Voters approve raising the minimum wage, gun restrictions but not carbon tax, campaign finance reform
Despite numerous polls and pundits predicting that Hillary Clinton would become the first female President of the United States, Republican nominee Donald Trump won a decisive number of electoral college votes to become the next leader of the United States on January 20, 2017.
The iconoclast businessman helped down ballot Republicans get elected to solid majorities in both the Senate and the House of Representatives for full control of all three arms of the federal government for the first time since 2008.
Nationally, the move to legalize marijuana took a huge step forward with voters in California, Massachusetts, Nevada and Maine approving the recreational use of the drug. The entire West Coast is now a legal marijuana zone. Arizona voters narrowly turned down a recreational use measure while North Dakota, Arkansas, Florida and Montana voters passed laws to legalize medical marijuana.
In Washington state, incumbent Democratic Governor Jay Inslee won handily over Republican Bill Bryant with 56 percent of the votes cast. Current Secretary of State Kim Wyman, Republican, also led her opponent Tina Podlodowski with 53 percent of the votes.
U.S. Senator Patty Murray will be returning to Washington after a convincing win over Republican Chris Vance with a nearly half-million vote lead, or 61 percent. U.S. Representative Suzan DelBene will be sharing the plane ride with Murray after she whomped Republican opponent Robert Sutherland with a 57 percent share of the vote.
In state measures, the electorate voted in favor of Initiative Measure No. 1433, which would increase the state’s minimum wage to $11 in 2017 with higher wages to follow in succeeding years. The initiative took slightly under 60 percent of the vote.
Voters strongly approved Initiative Measure No. 1491, which would impose a temporary restriction on gun ownership for those with a court-issued extreme risk protection order. Over 70 percent of ballots were cast in favor of the measure.
Washington voters decisively voted against a carbon emission tax, 58 percent to 41 percent. The measure was the first time a U.S. state had put a carbon tax on a ballot.
Similarly, voters turned a jaundiced eye on Initiative Measure No. 1464 with nearly 100,000 No votes more than those in favor. If approved, the initiative would have established a public campaign finance system.
In District 42, voters opted to re-elect Republican incumbents Luanne Van Werven for state representative position 1 and Vincent Buys for state representative position 2 with 54 percent and 57 percent, respectively.
Whatcom County’s Emergency Medical Services Levy, which would impose a tax of 29.5 cents per $1,000 of assessed home value, is narrowly losing with 46,866 Yes votes (59.78%) to 31,538 No votes (40.22%). The measure requires a 60 percent super-majority Yes vote to pass as does a $300,000 Point Roberts Park and Recreation District levy to renovate the public library. At time of press, the library levy is handily losing with only 249 Yes votes (52.75%) to 223 No votes (47.25%).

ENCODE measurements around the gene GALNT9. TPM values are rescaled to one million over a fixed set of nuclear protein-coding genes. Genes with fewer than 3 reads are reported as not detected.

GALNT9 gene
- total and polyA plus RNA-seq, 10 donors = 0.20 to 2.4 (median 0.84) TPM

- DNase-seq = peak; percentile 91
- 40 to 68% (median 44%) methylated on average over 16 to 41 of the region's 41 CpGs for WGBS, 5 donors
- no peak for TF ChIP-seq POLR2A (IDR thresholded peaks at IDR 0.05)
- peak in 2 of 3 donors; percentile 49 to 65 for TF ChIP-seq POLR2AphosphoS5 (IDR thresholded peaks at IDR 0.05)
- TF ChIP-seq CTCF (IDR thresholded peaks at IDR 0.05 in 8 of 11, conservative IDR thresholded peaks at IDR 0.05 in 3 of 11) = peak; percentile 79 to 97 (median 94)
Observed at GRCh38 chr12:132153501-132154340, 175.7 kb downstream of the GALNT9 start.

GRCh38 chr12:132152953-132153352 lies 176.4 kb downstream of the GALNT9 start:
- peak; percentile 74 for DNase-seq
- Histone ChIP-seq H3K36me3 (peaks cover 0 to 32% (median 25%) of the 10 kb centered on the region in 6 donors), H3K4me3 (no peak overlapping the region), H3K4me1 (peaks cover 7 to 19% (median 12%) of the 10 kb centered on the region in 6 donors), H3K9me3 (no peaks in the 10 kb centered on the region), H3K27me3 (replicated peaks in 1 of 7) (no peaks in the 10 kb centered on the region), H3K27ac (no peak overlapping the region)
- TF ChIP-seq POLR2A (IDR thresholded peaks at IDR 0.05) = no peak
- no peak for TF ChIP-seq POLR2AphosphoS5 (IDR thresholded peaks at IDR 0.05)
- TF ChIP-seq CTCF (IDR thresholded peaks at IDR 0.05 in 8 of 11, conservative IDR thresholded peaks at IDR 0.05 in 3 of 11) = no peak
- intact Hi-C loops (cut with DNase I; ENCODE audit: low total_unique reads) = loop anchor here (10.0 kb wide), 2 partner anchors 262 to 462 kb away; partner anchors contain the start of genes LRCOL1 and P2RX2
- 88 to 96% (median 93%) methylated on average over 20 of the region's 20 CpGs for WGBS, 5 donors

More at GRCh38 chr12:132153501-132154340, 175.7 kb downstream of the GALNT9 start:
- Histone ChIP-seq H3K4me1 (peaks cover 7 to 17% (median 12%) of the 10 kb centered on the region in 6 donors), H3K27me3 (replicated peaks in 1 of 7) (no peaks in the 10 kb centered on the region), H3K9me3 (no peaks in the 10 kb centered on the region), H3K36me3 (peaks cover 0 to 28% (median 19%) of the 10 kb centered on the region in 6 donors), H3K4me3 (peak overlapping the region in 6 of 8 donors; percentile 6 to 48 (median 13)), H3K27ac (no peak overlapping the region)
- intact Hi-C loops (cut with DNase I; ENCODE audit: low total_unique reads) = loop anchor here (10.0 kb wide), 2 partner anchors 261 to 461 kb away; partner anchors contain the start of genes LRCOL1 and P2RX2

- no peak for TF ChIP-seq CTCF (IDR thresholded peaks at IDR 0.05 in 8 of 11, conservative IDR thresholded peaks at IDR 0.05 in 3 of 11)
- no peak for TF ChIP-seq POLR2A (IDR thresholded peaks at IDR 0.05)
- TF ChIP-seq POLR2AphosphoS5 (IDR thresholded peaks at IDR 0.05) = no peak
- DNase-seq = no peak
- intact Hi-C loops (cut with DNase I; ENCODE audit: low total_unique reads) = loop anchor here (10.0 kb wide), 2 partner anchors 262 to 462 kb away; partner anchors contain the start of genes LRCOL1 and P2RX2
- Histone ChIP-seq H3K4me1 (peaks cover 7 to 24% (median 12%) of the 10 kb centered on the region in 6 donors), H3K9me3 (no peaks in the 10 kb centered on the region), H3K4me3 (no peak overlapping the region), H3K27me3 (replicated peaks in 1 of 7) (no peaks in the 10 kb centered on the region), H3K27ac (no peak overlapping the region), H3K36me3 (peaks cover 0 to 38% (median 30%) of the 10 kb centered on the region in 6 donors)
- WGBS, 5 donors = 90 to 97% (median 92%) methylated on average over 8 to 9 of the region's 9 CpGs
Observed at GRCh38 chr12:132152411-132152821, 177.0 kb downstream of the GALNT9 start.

Election figures are current as of 4 p.m. on November 14. All numbers will be updated until results are certified at the end of November.
Initiative Measure No. 1433 concerns labor standards.
The measure would increase the minimum wage statewide to $11 in 2017 and higher in each succeeding year until 2020.
Initiative Measure No. 1464 concerns campaign finance laws and lobbyists.
The measure would establish a campaign finance system to, among other things, allow citizens to direct state funds to candidates.
Initiative Measure No. 1491 concerns court-issued extreme risk protection orders temporarily preventing access to firearms.
The measure would prevent access to firearms if a court-issued extreme risk protection order was issued.
Initiative Measure No. 1501 concerns seniors and vulnerable individuals.
The measure would establish protections for seniors and the vulnerable by increasing penalties.
Initiative Measure No. 732 concerns taxes.
The measure would impose a tax on specified fossil fuels and other fossil fuel generated electricity and would reduce the sales tax.
Initiative Measure No. 735 concerns a proposed amendment to the federal constitution.
The measure would amend the constitution to define protections of free speech.
Advisory Vote No. 14
The legislature extended, without a vote of the people, the insurance premium tax to some insurance for stand-alone family dental plans, costing an indeterminate amount in the first ten years, for government spending.
Senate Joint Resolution No. 8210
The legislature has proposed a constitutional amendment on the deadline for completing state legislative and congressional redistricting. This amendment would require the state redistricting commission to complete redistricting for state legislative and congressional districts by November 15 of each year ending in a one, 46 days earlier than currently required.